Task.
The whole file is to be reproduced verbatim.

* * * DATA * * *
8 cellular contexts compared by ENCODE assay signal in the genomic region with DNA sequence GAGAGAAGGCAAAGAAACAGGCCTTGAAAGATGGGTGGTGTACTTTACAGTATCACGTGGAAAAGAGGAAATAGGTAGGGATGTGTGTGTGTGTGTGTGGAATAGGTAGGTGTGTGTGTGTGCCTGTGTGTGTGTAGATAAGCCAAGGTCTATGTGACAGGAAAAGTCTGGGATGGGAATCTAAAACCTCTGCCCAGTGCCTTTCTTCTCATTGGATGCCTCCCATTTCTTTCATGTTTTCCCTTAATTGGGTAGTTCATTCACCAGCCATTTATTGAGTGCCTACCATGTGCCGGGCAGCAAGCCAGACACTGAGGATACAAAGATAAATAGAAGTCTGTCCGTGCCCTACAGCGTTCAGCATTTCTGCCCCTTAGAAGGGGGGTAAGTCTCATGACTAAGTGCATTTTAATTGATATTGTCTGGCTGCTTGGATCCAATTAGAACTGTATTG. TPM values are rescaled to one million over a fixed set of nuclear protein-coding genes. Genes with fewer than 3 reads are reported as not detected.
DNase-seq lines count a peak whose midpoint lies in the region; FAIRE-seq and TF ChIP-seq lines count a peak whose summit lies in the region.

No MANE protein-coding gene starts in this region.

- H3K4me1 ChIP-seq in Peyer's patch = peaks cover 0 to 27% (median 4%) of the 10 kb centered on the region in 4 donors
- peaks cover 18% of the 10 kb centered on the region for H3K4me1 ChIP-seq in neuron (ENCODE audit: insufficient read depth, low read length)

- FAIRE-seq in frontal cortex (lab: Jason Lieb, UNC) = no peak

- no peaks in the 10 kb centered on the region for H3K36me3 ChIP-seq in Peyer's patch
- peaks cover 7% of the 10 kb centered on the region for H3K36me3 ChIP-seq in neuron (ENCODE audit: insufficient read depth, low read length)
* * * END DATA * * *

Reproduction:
8 cellular contexts compared by ENCODE assay signal in the genomic region with DNA sequence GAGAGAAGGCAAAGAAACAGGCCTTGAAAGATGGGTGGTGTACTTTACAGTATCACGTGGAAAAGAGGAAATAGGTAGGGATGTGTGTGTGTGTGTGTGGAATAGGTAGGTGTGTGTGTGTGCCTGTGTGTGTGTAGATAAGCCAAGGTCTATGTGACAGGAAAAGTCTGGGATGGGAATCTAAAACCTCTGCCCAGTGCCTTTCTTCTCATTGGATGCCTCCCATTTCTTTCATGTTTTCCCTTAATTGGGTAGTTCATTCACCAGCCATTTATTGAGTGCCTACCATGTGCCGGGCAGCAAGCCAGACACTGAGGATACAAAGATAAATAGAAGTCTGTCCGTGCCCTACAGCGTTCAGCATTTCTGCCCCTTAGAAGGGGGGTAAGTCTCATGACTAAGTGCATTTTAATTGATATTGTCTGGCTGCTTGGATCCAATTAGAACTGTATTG. TPM values are rescaled to one million over a fixed set of nuclear protein-coding genes. Genes with fewer than 3 reads are reported as not detected.
DNase-seq lines count a peak whose midpoint lies in the region; FAIRE-seq and TF ChIP-seq lines count a peak whose summit lies in the region.

No MANE protein-coding gene starts in this region.

- H3K4me1 ChIP-seq in Peyer's patch = peaks cover 0 to 27% (median 4%) of the 10 kb centered on the region in 4 donors
- peaks cover 18% of the 10 kb centered on the region for H3K4me1 ChIP-seq in neuron (ENCODE audit: insufficient read depth, low read length)

- FAIRE-seq in frontal cortex (lab: Jason Lieb, UNC) = no peak

- no peaks in the 10 kb centered on the region for H3K36me3 ChIP-seq in Peyer's patch
- peaks cover 7% of the 10 kb centered on the region for H3K36me3 ChIP-seq in neuron (ENCODE audit: insufficient read depth, low read length)